Market Updates

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Turbulent Markets take a Breather
Last week has been broadly positive, with a lull in the news cycle that has allowed the market to catch its breath. Ongoing trade talks between the US and China are being viewed positively, although there is no guarantee they’ll produce anything concrete. While the US government remains shut down, it doesn’t appear to be having an impact outside of those unfortunate enough to be stuck in the middle. This might change if the shutdown lasts past the end of the month when it could cause a delay in people receiving their tax refunds, which incredibly includes around 80 per cent of tax payers.

Elsewhere, the brief hiatus called last month is over and the government is back to getting its backside handed to it over the withdrawal agreement. The most interesting development so far has been the Grieve amendment, which forces the government to hastily come up with an alternative if the deal is defeated. This has effectively taken away the PM’s only viable strategy of running the clock down and forcing her deal through at the end. Given that all sides of the argument hate her deal equally, this should be win-win. Brexiteers are furious.

Commodities: Gold Rush cools as trade talks continue
Gold prices cooled last week following gains made towards the end of last year. Investors rushed to park their money in the safe-haven to avoid turbulent markets (volatility for the S&P 500 more than doubled last year in comparison to 2017) and concerns of a global slowdown this year. Three days of trade talks last week between China and the US has renewed investor optimism with the S&P 500 and FTSE 100 up 2.15 per cent and 6.08 per cent respectively.

One commodity benefitting from ongoing trade negotiations is Oil. The WTI crude oil futures finally breached the $50 mark with Brent crude surging up 8.48 per cent last week. Another factor for Brent crude’s rise is the OPEC- Russia agreement starting to be priced in. Oil supply cuts were announced earlier in December and usually take around six weeks to come into effect.

UK: Retailers suffer worst Christmas sales in a decade
It was a tough end of year for shops with retail growth stalling in December as customers refrained from a Christmas spending spree. There was no change in year-on-year sales figures and like for like sales contracted by 0.7 per cent. With the threat of a Brexit no-deal looming and business rates set to rise again this year following a tweak in formulae, bricks and mortar stores are in for a challenging start to 2019.

Individually, Halfords issued a financial year end profit warning while Debenhams Christmas sales figures dropped by three per cent – Debenhams shares have tanked 85 per cent in the last calendar year. Finally, M&S maintained its full year profit forecast as poor store sales were offset by stronger performance online. One retailer navigating the challenging market conditions well is Tesco. The retailer’s like-for-like sales grew by 2.2 per cent over the festive period as consumer appetite for groceries remained undiminished. The purchase of Booker is also starting to pay off with sales for the wholesaler up 6.7 per cent.

Eurozone: Will Germany enter a technical recession?
Speculation is mounting as to whether Germany will enter a technical recession once the GDP figures for last quarter are published. The country posted a contraction of 0.2 per cent for Q3 last year and the latest industrial data points strongly to a similar story for Q4. Industrial production dropped by 1.9 per cent between October and November capping a hat trick of consecutive monthly losses for the indicator. Internal manufacturing orders remained relatively unscathed but external orders were weaker than expected as rising protectionism from the US continues to harm trade.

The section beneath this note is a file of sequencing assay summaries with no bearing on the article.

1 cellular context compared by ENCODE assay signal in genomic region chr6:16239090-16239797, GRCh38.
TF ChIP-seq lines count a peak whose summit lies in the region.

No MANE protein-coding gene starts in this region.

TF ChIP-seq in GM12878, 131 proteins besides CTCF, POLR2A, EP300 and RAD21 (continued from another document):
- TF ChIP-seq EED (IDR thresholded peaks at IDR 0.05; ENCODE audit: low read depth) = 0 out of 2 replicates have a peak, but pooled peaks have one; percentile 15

In similar fashion, the Eurozone economic sentiment indicator fell by two points last month in comparison to November. While the size of the drop may not ordinarily warrant much concern, this marks the 12th time the indicator has fallen in 2018. Unemployment levels for the Eurozone tightened to a decade-low rate edging down slightly to 7.9 per cent for the month of December.
Author: FE Analytics
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Last week the markets have started the new year as they ended the old one, with some wild price swings. After a December that blew apart the Santa Rally story by posting the worst returns of the year for the first time, and in doing so ending a reliable easy week before Christmas story topic for journalists (and analysts) everywhere, we’re now watching for the demise of the January effect. The phenomenon, where small caps outperform large caps at the start of the year, could be on shaky ground as well despite a positive opening few days.

This is perhaps unsurprising; 2019 is starting off with some major challenges, the US government remains shut down, Brexit remains uncertain and trade wars are hurting global growth. While all these things have the potential to resolve themselves in the next few months, they equally have a chance to drag on for the whole year and do some serious damage. The potential for things settling down in the near term look limited. The market is right to be worried.

Apple further sent global equity markets into sell-off as the company issued a warning on weak revenues, blaming the Chinese economic slowdown and fewer people in the developed world upgrading their iPhones to new models. The company expects a shortfall in revenues of as much as ten per cent from its previous estimates. The news wiped more than nine per cent from the company’s market capitalisation, relegating it to fourth largest company in the world, just behind Alphabet, having been number one a few months ago. The warning sparked share price falls amongst Apple suppliers across the world.